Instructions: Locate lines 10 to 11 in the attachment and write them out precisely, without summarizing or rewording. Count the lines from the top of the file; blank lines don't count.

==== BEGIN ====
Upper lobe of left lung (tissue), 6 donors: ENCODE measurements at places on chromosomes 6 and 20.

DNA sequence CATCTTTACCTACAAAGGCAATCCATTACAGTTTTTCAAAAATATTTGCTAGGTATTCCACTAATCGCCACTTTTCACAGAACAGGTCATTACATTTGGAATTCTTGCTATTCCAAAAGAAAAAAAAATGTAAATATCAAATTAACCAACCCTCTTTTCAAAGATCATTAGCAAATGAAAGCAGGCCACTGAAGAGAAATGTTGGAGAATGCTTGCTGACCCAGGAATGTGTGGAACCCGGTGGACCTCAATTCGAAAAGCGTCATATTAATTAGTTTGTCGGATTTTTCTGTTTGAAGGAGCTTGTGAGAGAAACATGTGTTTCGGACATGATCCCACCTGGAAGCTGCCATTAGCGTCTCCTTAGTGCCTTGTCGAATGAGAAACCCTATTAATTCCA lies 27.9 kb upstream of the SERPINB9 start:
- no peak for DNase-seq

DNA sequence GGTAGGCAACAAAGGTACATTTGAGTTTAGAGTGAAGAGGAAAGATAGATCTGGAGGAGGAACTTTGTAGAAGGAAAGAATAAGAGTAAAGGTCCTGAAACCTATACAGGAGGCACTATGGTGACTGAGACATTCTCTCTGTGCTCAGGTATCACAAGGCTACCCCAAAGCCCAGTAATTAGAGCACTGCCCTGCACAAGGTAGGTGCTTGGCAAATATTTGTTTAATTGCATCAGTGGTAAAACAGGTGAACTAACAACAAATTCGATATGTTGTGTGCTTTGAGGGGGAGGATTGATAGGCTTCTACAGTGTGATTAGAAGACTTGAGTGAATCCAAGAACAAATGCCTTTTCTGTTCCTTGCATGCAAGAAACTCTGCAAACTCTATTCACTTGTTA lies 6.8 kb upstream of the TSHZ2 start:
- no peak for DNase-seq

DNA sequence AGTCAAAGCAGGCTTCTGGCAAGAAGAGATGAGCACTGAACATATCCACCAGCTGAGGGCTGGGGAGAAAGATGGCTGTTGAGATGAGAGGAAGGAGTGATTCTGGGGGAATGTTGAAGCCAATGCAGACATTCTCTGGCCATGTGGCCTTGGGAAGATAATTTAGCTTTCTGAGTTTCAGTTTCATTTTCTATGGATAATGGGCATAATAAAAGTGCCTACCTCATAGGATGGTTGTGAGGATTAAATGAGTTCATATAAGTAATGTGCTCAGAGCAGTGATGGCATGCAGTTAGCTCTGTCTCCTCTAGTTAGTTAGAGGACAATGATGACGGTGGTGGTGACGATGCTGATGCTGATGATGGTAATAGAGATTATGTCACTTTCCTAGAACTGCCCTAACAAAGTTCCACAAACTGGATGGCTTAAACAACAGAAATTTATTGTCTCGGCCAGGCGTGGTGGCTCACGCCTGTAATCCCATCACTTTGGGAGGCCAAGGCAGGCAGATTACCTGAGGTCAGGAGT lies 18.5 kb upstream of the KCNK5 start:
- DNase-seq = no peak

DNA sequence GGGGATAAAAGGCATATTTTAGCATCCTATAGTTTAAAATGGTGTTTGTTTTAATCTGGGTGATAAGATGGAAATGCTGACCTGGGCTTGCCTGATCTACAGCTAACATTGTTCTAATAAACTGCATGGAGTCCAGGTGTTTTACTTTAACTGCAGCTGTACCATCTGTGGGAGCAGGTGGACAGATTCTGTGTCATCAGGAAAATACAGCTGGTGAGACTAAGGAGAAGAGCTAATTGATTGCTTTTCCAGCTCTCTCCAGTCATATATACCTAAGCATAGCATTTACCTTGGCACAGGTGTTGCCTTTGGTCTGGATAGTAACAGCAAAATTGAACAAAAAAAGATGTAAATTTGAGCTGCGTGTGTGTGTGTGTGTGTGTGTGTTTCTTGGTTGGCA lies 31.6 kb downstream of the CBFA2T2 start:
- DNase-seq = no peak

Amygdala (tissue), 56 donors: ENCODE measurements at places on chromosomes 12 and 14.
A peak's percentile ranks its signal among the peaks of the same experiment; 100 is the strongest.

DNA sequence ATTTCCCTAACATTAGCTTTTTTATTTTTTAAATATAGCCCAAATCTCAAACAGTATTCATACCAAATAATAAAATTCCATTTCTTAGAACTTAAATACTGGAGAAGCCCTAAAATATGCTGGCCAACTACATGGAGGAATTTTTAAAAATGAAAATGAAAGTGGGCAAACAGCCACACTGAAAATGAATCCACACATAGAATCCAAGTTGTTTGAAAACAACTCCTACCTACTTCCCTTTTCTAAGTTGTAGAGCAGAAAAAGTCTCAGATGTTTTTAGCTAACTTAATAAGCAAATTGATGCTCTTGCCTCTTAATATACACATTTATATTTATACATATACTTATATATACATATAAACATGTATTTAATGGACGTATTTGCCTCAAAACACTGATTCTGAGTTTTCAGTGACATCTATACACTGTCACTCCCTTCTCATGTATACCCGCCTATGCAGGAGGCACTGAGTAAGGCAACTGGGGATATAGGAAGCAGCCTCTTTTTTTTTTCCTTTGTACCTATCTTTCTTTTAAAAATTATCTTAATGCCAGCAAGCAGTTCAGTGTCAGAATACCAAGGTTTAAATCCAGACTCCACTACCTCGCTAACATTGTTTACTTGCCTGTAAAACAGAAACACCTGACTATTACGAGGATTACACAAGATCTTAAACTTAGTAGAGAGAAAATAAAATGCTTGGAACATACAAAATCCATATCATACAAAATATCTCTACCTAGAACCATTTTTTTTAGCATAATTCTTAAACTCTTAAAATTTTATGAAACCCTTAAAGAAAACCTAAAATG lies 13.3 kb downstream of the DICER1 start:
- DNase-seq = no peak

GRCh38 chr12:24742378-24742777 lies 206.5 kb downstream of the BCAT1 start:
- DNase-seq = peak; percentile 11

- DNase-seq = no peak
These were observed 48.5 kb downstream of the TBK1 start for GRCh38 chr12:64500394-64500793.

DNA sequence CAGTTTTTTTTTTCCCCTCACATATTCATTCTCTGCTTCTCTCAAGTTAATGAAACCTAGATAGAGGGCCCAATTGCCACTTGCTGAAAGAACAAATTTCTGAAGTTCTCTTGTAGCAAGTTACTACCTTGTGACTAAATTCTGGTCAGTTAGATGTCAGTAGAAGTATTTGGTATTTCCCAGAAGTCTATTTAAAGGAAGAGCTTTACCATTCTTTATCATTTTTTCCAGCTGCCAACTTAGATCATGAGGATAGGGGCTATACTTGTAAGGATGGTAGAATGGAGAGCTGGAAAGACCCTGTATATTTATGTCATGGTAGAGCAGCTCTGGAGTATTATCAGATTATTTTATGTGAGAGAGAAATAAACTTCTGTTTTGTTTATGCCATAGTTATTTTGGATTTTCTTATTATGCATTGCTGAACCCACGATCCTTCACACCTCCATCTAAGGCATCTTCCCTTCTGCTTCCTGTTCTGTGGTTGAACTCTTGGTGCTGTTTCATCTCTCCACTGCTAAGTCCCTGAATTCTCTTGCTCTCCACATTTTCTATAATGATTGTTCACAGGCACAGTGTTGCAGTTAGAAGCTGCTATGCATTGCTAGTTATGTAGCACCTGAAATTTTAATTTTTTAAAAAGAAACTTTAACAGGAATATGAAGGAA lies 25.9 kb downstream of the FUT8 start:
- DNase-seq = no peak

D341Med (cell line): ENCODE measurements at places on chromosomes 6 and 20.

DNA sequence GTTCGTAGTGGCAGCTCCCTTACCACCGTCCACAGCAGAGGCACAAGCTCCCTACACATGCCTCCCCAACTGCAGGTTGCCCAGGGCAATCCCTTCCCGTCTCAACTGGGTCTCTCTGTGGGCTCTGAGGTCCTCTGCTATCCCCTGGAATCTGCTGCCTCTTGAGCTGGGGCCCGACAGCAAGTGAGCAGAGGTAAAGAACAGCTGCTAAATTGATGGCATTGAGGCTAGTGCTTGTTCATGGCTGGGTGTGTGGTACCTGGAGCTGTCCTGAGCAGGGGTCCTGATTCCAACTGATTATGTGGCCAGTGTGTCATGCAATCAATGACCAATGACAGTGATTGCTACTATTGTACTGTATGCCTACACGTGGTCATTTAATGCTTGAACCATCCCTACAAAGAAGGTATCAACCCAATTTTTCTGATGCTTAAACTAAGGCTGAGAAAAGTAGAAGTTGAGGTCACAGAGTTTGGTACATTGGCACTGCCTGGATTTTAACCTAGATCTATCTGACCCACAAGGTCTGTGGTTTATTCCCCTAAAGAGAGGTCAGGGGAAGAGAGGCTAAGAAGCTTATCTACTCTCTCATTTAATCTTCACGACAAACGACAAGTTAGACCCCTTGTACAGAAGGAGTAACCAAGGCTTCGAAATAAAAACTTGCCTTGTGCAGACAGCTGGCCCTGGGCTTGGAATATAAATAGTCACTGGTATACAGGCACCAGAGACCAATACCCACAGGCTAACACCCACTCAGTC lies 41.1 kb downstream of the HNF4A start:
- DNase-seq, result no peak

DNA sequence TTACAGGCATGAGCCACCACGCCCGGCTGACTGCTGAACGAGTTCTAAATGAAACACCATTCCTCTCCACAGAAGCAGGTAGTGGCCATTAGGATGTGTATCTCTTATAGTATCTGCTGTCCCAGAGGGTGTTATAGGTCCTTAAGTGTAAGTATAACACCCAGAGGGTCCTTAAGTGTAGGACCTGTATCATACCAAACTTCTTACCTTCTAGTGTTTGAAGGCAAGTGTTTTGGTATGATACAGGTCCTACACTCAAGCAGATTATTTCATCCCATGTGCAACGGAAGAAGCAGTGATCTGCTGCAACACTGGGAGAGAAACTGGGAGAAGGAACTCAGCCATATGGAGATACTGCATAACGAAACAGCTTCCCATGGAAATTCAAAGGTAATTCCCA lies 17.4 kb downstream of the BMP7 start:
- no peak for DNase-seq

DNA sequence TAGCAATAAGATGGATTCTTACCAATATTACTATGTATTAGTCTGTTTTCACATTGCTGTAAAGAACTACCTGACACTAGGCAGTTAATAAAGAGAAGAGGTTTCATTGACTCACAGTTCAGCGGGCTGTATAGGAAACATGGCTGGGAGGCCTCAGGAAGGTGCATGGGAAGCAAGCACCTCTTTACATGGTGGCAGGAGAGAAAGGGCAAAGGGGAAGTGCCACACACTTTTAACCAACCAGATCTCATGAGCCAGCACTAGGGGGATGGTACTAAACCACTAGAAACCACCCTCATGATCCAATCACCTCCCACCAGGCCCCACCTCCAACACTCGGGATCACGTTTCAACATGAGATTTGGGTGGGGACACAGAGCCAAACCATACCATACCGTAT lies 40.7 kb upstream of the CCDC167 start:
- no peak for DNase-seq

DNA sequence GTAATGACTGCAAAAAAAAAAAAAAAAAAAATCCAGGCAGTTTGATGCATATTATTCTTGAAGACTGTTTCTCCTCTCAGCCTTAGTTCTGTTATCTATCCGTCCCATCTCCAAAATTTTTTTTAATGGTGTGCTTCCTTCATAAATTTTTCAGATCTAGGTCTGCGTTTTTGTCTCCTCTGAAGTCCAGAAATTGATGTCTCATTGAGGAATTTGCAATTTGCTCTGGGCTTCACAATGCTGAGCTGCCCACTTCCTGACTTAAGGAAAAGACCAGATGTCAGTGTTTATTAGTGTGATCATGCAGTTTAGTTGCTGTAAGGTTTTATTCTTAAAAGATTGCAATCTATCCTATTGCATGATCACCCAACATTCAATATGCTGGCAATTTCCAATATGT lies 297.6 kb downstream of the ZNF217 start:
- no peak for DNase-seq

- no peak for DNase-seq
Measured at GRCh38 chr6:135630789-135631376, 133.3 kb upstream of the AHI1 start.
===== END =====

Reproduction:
Amygdala (tissue), 56 donors: ENCODE measurements at places on chromosomes 12 and 14.
A peak's percentile ranks its signal among the peaks of the same experiment; 100 is the strongest.